I poured the coolant flush and distilled water into the engine and ran it.  The engine has to reach an operating temperature sufficiently high such that the thermostat will open and allow the coolant to circulate through the heat exchanger.  My engine holds 0.9 gallons of coolant, plus about another 0.6 gallons in a loop that extends to my water heater.  

I drained the coolant from the engine with a valve fairly easily.  To get the old fluid out of the water heater loop, I developed the RBH technique.  RBH stands for reverse bong huffing.  This is a sophisticated technique in which one detaches one of the two rubber hoses carrying coolant into the engine block, grabs the end of the hose and then puffs a bunch of air into the hose to pressurize the coolant back into the engine block where it can be drained by the engine valve. 

Like in the YouTube video I drained out multiple cycles of fluid.  First I drained out the new coolant I had put in so that I could test start the engine.  Then a round with the coolant flush and distilled water.  Then successive rounds with just distilled water.  Here is the result of the first four flush cycles: 

I ran out of distilled water and I was still pulling sludge-y water out.  I went to multiple pharmacies and bought them out of distilled water.  I ran 9 gallons through in all. 

It was a tedious process as I wanted to make sure the engine was hot enough for the thermostat to open, but then wait for the coolant (distilled water) to cool off sufficiently such that I could drain it into my milk jug receptacle.  There’s a fun game you can play with this process called, “Will it melt the milk jug?  Or will it burn my hands too much to hold the jug by the drain valve?”  It’s one of those games you can only lose if you play.  

I checked with my Yanmar dealer about what kind of coolant I should be running.  They sold me this stuff:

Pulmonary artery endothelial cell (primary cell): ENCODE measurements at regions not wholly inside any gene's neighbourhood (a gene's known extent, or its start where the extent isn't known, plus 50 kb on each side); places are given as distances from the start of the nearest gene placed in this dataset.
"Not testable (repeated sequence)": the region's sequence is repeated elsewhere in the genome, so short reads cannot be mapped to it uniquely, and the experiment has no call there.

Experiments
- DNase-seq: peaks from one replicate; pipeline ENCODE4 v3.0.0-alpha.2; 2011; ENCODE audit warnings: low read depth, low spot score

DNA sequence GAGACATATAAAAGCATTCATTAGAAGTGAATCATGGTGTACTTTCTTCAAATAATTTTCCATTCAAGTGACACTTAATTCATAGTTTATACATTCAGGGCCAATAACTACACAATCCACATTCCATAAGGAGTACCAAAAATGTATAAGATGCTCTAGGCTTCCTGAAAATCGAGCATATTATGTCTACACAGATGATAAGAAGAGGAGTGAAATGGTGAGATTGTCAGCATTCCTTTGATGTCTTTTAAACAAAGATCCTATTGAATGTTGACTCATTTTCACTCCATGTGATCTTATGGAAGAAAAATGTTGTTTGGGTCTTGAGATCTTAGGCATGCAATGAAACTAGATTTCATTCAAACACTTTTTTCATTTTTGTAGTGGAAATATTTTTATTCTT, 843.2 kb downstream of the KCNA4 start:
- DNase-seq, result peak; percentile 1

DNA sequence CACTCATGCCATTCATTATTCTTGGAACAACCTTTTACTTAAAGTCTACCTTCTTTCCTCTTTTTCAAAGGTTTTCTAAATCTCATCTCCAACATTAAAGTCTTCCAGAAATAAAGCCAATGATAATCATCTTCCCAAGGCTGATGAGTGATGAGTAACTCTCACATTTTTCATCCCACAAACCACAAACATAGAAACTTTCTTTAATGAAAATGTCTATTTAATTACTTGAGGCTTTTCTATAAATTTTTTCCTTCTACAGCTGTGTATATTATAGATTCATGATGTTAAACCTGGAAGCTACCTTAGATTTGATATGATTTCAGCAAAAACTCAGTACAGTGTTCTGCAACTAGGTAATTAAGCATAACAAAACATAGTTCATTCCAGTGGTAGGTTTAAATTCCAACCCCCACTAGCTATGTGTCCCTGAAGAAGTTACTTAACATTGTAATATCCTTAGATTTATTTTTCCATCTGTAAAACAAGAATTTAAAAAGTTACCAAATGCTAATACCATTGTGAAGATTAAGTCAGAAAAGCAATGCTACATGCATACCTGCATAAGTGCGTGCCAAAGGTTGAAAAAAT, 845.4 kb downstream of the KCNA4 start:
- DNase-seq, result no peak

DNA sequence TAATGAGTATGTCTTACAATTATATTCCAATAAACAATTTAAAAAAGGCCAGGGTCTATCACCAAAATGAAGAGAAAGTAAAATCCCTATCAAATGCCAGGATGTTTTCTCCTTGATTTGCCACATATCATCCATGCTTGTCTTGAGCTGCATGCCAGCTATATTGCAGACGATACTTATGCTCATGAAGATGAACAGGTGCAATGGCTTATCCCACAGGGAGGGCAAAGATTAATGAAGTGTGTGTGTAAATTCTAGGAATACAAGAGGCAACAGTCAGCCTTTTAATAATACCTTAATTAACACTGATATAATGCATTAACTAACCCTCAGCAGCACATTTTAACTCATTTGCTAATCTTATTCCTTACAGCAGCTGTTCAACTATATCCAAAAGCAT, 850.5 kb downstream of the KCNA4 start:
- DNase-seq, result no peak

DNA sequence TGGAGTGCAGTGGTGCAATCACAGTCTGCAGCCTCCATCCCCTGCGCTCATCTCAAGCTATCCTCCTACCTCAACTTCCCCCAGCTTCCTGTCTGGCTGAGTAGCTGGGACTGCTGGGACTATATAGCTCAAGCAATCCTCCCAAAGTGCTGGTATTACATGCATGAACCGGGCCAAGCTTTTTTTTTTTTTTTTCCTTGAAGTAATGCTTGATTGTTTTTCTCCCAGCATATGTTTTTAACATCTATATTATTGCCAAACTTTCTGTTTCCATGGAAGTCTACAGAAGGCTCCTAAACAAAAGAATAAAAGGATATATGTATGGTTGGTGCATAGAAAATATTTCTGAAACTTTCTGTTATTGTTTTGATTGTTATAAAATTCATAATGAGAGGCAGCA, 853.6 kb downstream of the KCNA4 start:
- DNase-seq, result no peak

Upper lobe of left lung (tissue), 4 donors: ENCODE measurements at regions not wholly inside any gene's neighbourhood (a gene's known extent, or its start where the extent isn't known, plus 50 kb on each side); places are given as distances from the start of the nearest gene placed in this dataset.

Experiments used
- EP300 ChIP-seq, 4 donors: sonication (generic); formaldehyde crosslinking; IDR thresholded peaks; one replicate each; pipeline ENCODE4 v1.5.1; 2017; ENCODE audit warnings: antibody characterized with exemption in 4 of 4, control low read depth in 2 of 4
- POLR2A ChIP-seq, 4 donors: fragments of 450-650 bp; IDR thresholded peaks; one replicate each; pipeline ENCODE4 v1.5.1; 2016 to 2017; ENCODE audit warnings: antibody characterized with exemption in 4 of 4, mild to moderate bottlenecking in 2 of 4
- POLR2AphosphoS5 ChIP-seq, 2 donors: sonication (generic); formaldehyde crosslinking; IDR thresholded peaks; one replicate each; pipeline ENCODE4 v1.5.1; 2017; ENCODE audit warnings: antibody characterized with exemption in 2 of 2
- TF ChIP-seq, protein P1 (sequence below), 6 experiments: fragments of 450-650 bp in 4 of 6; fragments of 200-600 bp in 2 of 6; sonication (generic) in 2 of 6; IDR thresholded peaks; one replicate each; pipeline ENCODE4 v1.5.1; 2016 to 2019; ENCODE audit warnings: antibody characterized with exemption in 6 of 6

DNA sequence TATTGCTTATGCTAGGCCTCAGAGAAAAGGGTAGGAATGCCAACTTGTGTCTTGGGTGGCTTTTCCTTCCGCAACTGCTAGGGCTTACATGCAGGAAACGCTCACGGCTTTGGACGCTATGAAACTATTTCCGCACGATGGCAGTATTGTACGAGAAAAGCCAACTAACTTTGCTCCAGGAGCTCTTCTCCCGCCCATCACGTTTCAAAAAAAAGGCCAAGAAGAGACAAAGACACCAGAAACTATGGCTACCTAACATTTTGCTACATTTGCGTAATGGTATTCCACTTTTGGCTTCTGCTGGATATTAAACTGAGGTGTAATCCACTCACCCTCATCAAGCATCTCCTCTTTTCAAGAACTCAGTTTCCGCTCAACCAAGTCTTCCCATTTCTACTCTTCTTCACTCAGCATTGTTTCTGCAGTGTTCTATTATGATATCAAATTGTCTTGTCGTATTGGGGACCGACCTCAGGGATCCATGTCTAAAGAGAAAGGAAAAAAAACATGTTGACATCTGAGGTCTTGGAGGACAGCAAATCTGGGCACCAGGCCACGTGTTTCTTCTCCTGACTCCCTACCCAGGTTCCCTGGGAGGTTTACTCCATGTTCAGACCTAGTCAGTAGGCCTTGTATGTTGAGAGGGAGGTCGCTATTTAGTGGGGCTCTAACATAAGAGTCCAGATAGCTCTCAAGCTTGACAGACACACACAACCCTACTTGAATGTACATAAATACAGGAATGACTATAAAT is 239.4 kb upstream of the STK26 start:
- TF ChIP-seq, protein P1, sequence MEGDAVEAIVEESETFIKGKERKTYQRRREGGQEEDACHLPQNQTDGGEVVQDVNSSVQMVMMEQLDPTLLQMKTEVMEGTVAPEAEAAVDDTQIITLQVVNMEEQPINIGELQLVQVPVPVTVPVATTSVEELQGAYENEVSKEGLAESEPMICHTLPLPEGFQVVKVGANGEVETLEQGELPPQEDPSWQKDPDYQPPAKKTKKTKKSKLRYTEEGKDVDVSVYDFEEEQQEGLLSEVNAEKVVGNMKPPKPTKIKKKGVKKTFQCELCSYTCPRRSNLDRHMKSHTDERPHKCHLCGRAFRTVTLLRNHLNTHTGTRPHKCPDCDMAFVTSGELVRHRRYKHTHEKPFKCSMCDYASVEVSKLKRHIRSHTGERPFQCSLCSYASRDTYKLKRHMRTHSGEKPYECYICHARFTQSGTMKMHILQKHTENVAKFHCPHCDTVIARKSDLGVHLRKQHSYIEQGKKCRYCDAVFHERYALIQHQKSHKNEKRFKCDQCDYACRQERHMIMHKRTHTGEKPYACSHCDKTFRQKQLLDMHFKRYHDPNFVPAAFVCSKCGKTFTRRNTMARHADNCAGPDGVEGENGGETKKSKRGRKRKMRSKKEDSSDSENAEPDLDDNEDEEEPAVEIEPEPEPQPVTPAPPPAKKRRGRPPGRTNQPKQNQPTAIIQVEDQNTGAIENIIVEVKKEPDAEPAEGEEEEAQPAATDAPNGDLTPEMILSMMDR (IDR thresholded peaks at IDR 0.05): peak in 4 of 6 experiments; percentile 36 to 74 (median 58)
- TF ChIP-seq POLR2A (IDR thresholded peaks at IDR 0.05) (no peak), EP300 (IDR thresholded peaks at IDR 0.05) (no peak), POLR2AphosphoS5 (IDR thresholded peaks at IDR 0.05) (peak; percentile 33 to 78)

If you go to your local auto parts store and consult the coolant display aisle you’ll find one of the last places in America where products are enumerated with culturally sensitive labels.  If you buy coolant for “Asian” motors, you’ll probably get this color.  I’m pretty sure “Murican” motors get the green.  There’s another choice for “European” motors.  

In any case, I still haven’t explained how I got my sludge in the first place.  When I bought my boat, it had Prestone Green coolant and it seemed to work fine.  I had never had problems with the engine overheating.  

As I was cleaning up after all the multi-flushing (and for the record, I took the sludge water to my local Jiffy Lube after collection) I opened my dock box.  In the dock box I found a gallon jug of West Marine PURPLE antifreeze about 2/3rds full.  This ex-post analysis occurred in late June.  

Sifting through my memory bank, I think what happened was that before my “big cruise” in February, in a fit of earnestness I decided I should top-up my coolant since I anticipated running the motor a good deal.  I think I went to West Marine, found a bottle that said, ‘good for diesel engines’ and then knowing I had a diesel engine, purchased the product and poured some into my engine.  

Now I have come to appreciate that “something that everyone knows” is that one should never mix engine coolant colors.  Or else bad things will happen, silicates will drop out, and one will obtain a thin film of sludge mud throughout his coolant system.  I guess I’ve learned that the hard way. 

One final point, I might have been better off to remove the thermostat from the engine, and then run a garden hose through the coolant loop to blast out all of the sludge.  If I start to encounter any overheating problems, I might go that far.  But as to now, Hakuna Matata.